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Part 6: I-day + 2 weeks – the smoke begins to clear-->
The defects statistics I have been showing have not been telling the whole story. These have been summary figures only, and just like the Data Warehouse application being implemented, it is possible to ‘slice and dice’ figures in different ways. The mid-May implementation is both building upon previous software implementations, and part of a larger process – so as the ‘current’ work-phase, there are previous and future parts. There are also different environments, not just the PROD environment. So to attempt to put defects into context, the total for open defects is given, and how these split between both environments (‘Test’ and PROD) and the overarching macro-project (Previous, Current and Future). Sometimes the project ‘stage’ is a little arbitrary – previously loaded data that caused no problems with the existing solution but prevented the loading of data in the current stage – is that ‘previous’ or ‘current’?
Items that should have been included in mid-May (part of the logical set of deliverables but not in the actual items delivered) are classed as ‘current’. It was always planned that there would be future implementations; to deliver items that could not be squeezed in for mid-May; to resolve any newly found issues and to begin work for the future stages. Two such deployments have been planned for some time, one at the end of May – already implemented – and one in mid June. Testing is in progress for the latter of these, with the items for inclusion not quite finalised.
So, what of the implementation? The major problems have been data. The double-loading of transactions turned out to be some duplicate data already on the PROD database – each transaction finds what should be unique reference data, by both item key and effective dates. When the reference data is not unique, two transactions get loaded for the same single input (a simple explanation). Duplicate transactions have been removed, but the offending reference data is owned by another business unit within the shared data warehouse – so may take some days to tidy up. Until that has happened, not further transactions will be loaded. However, all data up-to and including the end of March 2013 has been loaded. The business can begin to look at the data, and see emerging patterns of activity – either not possible hitherto, or not possible to compare similar output for the five different market segments. Information in the warehouse for this stage is used for long-term analysis, so the immediacy of data is not important in the short term.
Data problems have also been found with upstream business processes (as was expected) and some further amendments were required with the presentation aspects of the reporting layer. Any problems are shown on a large chart, together with the data that has been loaded, and the progress towards completing the business verification (BV). There are nine data load schedules, each run on demand, with the use of a specific trigger file in a polled directory depending upon the individual schedule. Some of the trigger files contain specific data to load (“data content specific triggers”**), whilst others are purely an indication to run the appropriate schedule (“data content agnostic triggers”**). [** I am grateful to Brett Gonzales for this terminology]. Users had been starting schedules successfully, and all but one of the nine schedules started and completed as requested. Progress has been made both in terms of BV and the loading of data files and this is all shown on BVP’s (Big Visible Pictures).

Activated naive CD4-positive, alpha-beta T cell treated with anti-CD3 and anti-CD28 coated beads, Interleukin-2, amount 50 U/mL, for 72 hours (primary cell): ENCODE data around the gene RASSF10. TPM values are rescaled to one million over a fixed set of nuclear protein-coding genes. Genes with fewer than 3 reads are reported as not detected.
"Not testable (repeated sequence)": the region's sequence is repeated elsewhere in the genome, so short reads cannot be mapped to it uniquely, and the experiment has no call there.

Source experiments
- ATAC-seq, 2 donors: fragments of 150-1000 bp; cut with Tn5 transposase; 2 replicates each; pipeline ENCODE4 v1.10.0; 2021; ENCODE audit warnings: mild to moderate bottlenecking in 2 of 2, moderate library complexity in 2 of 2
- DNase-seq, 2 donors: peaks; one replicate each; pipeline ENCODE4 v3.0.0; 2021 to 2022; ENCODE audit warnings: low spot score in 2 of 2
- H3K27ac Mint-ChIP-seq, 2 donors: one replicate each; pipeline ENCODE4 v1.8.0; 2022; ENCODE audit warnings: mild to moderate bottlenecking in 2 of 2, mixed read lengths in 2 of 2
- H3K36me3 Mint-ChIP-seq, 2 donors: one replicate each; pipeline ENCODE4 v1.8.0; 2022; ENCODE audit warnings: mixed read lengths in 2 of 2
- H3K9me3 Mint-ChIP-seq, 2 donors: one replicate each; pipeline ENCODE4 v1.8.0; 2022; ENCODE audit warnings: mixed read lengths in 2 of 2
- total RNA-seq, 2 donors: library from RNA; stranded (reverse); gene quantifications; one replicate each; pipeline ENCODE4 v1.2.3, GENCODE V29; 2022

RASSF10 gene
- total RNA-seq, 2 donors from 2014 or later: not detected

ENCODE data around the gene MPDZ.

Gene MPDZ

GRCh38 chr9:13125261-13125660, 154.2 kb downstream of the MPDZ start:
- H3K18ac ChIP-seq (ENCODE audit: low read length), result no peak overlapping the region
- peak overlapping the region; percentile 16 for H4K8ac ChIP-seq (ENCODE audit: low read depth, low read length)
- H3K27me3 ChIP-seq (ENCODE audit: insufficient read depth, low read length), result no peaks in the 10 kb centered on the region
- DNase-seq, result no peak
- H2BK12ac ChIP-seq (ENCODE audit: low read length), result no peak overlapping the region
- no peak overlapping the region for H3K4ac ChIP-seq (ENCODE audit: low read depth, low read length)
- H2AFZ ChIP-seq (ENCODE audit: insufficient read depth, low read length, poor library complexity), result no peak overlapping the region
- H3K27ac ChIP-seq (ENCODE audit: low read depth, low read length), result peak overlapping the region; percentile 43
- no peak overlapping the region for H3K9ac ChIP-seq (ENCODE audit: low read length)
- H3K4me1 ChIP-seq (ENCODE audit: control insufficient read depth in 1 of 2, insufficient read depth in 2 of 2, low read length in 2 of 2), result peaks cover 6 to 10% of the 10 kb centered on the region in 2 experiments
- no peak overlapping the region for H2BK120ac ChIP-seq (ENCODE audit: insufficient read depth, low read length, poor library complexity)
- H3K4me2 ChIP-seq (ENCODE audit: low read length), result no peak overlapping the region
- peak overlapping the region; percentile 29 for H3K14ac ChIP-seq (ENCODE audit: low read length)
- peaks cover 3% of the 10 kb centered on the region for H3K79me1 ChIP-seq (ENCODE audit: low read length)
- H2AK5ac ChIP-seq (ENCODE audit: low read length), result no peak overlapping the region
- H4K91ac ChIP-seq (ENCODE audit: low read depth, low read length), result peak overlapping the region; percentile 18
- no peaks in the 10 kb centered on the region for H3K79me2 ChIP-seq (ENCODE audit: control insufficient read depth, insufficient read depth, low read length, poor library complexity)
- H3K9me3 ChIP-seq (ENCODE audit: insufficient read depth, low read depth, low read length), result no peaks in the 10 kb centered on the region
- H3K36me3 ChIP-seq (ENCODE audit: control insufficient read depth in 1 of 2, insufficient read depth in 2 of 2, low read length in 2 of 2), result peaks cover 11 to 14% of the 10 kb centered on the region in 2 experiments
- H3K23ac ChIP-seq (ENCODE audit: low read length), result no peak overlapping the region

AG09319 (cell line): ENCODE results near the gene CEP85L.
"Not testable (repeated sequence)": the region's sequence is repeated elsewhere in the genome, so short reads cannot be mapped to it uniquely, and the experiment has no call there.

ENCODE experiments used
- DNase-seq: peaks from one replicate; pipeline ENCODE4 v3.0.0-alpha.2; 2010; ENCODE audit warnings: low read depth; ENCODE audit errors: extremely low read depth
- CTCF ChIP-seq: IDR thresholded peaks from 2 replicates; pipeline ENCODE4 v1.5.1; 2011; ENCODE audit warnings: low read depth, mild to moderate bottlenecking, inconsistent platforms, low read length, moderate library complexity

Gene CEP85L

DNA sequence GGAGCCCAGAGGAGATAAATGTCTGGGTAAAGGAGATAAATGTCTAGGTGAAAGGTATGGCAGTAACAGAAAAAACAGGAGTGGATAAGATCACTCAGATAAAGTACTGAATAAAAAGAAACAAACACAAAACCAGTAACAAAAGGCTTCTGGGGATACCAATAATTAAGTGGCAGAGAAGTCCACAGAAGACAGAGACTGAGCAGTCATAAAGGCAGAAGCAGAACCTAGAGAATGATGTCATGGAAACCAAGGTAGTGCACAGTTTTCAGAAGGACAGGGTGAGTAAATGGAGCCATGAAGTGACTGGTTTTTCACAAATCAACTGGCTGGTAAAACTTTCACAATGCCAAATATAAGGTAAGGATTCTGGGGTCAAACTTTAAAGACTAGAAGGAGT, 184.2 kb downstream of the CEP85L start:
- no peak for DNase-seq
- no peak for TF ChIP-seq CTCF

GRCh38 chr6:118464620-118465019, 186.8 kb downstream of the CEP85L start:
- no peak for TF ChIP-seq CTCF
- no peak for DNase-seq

Phantom blank data rows at the end of transaction data files, an issue in deployment week and worked around, are now being ignored by the Informatica ETL processes (a code change implemented at the end of May), but the reason why seeming the same Perl script behaves differently in test environments and PROD is still under investigation.
Implemented? Yes. Successful? A qualified ‘Yes’. Completed? No. Fixing forward and moving on to the next stage? Yes – the first small part of the next major delivery will be implemented in mid June!
Peter Morgan is a testing professional who has been involved in the ICT industry for more than 30 years, and worked in the freelance marketplace for much of that time. His time has sometimes moved from testing to ‘development’, but he would add “always using the mindset of a tester”. He is passionate about testing and a firm advocate of testing qualifications. An enthusiastic speaker and author, Peter tries to base his output on hands-on experience, attempting to relate fine sounding ideas back to how it will affect Joe or Jane Tester in their everyday working lives in the war of attrition that we call software testing.
Peter is also one of the 2013 EuroSTAR Community Leaders.